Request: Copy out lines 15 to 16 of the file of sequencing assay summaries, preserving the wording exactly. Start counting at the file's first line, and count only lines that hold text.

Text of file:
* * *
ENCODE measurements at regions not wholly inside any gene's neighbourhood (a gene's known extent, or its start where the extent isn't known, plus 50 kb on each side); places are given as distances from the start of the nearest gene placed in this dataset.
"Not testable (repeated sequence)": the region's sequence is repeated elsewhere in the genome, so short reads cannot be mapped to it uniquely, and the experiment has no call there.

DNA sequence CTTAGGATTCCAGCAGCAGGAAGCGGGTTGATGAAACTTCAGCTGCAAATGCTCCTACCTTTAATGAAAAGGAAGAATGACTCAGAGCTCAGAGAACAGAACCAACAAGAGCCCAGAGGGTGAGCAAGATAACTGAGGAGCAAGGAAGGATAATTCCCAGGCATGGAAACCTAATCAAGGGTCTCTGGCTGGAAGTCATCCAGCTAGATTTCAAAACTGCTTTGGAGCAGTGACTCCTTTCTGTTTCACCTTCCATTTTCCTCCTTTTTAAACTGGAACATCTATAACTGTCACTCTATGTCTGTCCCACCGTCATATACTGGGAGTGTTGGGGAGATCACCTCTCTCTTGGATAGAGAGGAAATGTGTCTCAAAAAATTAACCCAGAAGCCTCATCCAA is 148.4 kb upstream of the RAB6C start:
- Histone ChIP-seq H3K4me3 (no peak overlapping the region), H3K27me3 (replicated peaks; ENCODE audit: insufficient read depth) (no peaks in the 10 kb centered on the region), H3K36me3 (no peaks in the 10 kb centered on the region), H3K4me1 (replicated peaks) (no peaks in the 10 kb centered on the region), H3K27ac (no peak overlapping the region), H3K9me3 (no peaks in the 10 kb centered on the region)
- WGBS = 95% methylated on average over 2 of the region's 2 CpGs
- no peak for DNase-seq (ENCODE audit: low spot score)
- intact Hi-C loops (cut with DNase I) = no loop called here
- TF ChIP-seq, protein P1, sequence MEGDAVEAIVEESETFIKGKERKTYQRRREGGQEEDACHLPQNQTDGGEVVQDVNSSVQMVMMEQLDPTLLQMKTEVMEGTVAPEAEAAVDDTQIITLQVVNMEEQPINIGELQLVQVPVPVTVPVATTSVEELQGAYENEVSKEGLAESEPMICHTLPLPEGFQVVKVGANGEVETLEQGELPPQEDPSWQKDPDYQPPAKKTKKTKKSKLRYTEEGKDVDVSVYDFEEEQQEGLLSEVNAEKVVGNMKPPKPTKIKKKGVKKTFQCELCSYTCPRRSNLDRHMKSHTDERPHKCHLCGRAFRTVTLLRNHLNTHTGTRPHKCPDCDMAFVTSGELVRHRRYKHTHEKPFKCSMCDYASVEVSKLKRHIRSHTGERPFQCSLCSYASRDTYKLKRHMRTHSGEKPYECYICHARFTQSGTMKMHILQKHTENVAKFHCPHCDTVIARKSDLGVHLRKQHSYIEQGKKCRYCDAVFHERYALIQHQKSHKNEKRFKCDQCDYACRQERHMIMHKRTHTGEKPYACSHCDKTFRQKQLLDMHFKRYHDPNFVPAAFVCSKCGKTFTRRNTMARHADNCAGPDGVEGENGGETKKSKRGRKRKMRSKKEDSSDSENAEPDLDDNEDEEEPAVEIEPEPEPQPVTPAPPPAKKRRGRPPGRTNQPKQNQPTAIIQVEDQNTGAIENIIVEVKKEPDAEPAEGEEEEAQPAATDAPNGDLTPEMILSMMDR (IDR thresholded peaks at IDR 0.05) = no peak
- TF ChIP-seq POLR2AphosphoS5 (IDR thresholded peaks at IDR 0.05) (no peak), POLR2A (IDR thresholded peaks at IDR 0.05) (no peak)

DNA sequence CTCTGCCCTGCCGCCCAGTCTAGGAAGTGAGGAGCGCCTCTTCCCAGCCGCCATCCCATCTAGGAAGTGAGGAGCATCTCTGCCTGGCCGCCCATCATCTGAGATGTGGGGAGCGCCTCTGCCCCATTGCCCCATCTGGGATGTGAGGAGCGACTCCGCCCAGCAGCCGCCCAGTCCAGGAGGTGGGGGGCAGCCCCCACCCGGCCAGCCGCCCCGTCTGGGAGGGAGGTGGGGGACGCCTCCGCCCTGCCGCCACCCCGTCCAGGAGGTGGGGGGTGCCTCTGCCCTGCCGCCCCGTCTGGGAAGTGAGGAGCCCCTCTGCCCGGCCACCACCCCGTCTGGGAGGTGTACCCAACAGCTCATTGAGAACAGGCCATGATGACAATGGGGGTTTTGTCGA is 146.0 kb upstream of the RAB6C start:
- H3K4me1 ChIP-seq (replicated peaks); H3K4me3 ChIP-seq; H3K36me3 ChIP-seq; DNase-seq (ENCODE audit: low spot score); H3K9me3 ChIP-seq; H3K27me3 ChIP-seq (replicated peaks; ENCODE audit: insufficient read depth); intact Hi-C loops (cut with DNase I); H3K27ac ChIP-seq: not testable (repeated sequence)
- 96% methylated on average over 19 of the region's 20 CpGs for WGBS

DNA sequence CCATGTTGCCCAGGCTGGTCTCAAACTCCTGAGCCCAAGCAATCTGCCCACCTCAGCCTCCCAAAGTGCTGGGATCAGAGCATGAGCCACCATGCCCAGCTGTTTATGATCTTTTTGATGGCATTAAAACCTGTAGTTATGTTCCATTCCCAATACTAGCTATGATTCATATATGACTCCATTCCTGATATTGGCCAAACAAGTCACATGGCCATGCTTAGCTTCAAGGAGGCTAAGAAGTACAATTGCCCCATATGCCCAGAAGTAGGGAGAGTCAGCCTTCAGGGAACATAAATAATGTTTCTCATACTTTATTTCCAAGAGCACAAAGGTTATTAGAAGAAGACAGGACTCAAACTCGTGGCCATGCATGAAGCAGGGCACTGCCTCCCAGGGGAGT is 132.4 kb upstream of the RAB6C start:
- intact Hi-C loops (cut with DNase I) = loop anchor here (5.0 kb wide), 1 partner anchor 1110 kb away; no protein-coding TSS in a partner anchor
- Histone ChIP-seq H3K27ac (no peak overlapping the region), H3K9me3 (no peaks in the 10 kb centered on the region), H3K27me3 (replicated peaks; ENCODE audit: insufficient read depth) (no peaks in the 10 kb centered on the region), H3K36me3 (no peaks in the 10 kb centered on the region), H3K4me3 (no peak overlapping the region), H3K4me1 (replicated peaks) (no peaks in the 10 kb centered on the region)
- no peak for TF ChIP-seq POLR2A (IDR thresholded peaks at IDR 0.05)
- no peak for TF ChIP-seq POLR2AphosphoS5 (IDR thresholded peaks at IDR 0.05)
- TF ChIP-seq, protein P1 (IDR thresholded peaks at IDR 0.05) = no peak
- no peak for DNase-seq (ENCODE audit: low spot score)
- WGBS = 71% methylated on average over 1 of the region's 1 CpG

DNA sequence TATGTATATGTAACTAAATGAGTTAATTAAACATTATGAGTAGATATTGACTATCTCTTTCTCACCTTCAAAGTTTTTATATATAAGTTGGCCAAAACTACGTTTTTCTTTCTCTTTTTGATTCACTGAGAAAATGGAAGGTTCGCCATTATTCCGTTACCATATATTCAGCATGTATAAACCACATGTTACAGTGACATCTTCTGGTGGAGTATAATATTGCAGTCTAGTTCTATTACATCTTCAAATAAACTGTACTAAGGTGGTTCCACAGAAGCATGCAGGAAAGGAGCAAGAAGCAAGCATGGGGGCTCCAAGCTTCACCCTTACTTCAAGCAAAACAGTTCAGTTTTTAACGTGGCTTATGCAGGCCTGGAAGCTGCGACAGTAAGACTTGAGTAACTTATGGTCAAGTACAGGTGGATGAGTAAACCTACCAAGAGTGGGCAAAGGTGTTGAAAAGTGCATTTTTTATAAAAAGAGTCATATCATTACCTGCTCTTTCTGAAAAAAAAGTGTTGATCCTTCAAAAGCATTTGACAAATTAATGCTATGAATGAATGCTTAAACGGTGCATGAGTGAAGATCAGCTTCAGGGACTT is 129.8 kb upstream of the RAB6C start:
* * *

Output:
- Histone ChIP-seq H3K27ac (no peak overlapping the region), H3K9me3 (no peaks in the 10 kb centered on the region), H3K27me3 (replicated peaks; ENCODE audit: insufficient read depth) (no peaks in the 10 kb centered on the region), H3K36me3 (no peaks in the 10 kb centered on the region), H3K4me3 (no peak overlapping the region), H3K4me1 (replicated peaks) (no peaks in the 10 kb centered on the region)
- no peak for TF ChIP-seq POLR2A (IDR thresholded peaks at IDR 0.05)